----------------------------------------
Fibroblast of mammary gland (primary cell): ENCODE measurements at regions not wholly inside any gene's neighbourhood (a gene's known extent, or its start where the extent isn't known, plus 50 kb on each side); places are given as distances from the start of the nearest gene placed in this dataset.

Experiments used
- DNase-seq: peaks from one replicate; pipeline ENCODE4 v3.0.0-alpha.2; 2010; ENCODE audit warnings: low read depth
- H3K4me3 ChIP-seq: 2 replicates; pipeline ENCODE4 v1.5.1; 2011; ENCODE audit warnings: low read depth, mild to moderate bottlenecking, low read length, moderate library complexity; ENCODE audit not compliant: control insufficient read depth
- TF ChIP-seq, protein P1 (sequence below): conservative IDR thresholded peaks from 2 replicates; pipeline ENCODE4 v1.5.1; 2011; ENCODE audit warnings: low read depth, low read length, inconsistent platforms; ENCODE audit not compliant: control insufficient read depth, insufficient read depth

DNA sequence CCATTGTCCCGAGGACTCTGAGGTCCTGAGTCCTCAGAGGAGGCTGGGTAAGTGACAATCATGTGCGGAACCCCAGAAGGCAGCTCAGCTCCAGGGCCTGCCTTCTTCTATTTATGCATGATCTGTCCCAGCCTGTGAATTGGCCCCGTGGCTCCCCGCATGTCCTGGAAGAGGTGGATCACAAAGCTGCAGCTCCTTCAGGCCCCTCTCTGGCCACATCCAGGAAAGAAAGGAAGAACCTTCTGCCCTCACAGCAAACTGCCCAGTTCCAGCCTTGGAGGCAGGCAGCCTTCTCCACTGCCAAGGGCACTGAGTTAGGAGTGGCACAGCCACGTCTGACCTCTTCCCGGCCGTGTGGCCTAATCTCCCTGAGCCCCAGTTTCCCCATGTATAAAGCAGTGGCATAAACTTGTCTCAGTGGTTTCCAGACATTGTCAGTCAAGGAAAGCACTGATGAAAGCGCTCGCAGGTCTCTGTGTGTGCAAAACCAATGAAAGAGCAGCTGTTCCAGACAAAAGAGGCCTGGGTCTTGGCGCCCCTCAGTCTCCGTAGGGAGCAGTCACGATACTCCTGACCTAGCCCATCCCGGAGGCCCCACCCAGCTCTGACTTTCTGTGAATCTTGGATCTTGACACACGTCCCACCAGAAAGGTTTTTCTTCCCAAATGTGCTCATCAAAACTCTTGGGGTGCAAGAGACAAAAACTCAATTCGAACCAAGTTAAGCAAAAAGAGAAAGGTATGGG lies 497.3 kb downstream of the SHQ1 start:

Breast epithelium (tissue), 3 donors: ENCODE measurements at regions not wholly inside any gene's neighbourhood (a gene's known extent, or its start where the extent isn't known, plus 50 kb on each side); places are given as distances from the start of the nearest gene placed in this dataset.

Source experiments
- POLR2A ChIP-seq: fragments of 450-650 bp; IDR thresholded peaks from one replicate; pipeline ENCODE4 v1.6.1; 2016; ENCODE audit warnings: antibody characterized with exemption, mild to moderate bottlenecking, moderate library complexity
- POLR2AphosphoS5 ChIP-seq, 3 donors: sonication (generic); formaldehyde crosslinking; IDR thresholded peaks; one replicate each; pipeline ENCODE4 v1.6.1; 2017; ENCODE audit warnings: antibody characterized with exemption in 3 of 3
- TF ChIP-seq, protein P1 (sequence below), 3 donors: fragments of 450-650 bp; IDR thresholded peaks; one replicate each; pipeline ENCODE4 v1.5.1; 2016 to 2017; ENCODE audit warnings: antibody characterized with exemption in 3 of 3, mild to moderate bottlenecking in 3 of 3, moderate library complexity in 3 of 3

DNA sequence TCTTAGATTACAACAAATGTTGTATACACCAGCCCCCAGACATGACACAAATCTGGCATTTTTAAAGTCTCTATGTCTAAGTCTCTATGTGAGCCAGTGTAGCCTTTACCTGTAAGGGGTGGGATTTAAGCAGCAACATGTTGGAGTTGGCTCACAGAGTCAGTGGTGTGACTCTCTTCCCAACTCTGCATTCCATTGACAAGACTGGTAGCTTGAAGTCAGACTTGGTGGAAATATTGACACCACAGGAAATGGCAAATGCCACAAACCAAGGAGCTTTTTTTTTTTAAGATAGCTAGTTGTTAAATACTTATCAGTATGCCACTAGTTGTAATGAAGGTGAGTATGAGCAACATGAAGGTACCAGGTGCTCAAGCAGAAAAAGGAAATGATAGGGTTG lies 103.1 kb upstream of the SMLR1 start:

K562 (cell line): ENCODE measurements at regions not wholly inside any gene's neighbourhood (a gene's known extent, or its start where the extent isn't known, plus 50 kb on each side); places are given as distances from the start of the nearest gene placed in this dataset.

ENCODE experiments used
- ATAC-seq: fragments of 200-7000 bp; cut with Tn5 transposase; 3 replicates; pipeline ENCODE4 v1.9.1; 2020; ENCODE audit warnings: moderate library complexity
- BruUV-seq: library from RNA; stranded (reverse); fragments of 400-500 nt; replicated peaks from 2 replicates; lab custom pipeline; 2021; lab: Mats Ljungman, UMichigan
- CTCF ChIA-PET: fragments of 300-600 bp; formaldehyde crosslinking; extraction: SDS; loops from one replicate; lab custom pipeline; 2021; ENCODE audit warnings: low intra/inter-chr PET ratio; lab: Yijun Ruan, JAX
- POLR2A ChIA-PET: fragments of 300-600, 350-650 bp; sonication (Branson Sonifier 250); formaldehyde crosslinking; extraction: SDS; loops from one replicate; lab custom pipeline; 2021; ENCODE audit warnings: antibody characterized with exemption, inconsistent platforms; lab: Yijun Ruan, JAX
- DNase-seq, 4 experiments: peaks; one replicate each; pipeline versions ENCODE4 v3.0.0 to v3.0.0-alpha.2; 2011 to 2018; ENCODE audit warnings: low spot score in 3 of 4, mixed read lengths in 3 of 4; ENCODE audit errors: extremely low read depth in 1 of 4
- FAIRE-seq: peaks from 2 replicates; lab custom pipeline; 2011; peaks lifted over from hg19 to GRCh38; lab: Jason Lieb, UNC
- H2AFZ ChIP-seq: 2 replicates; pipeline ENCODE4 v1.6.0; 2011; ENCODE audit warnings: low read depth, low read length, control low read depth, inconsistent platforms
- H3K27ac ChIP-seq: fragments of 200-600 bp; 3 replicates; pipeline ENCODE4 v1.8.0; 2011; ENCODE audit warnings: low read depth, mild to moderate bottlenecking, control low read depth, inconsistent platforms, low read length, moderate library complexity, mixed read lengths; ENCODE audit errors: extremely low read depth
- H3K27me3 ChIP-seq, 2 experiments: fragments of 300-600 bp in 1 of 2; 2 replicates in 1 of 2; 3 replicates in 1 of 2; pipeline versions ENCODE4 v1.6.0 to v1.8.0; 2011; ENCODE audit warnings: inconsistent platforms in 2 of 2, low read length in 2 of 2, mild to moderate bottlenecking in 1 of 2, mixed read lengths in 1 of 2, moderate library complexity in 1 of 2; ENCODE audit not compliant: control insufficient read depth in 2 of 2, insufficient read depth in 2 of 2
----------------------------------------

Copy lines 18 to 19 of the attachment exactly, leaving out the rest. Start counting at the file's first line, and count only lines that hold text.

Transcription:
- POLR2A ChIA-PET: fragments of 300-600, 350-650 bp; sonication (Branson Sonifier 250); formaldehyde crosslinking; extraction: SDS; loops from one replicate; lab custom pipeline; 2021; ENCODE audit warnings: antibody characterized with exemption, inconsistent platforms; lab: Yijun Ruan, JAX
- DNase-seq, 4 experiments: peaks; one replicate each; pipeline versions ENCODE4 v3.0.0 to v3.0.0-alpha.2; 2011 to 2018; ENCODE audit warnings: low spot score in 3 of 4, mixed read lengths in 3 of 4; ENCODE audit errors: extremely low read depth in 1 of 4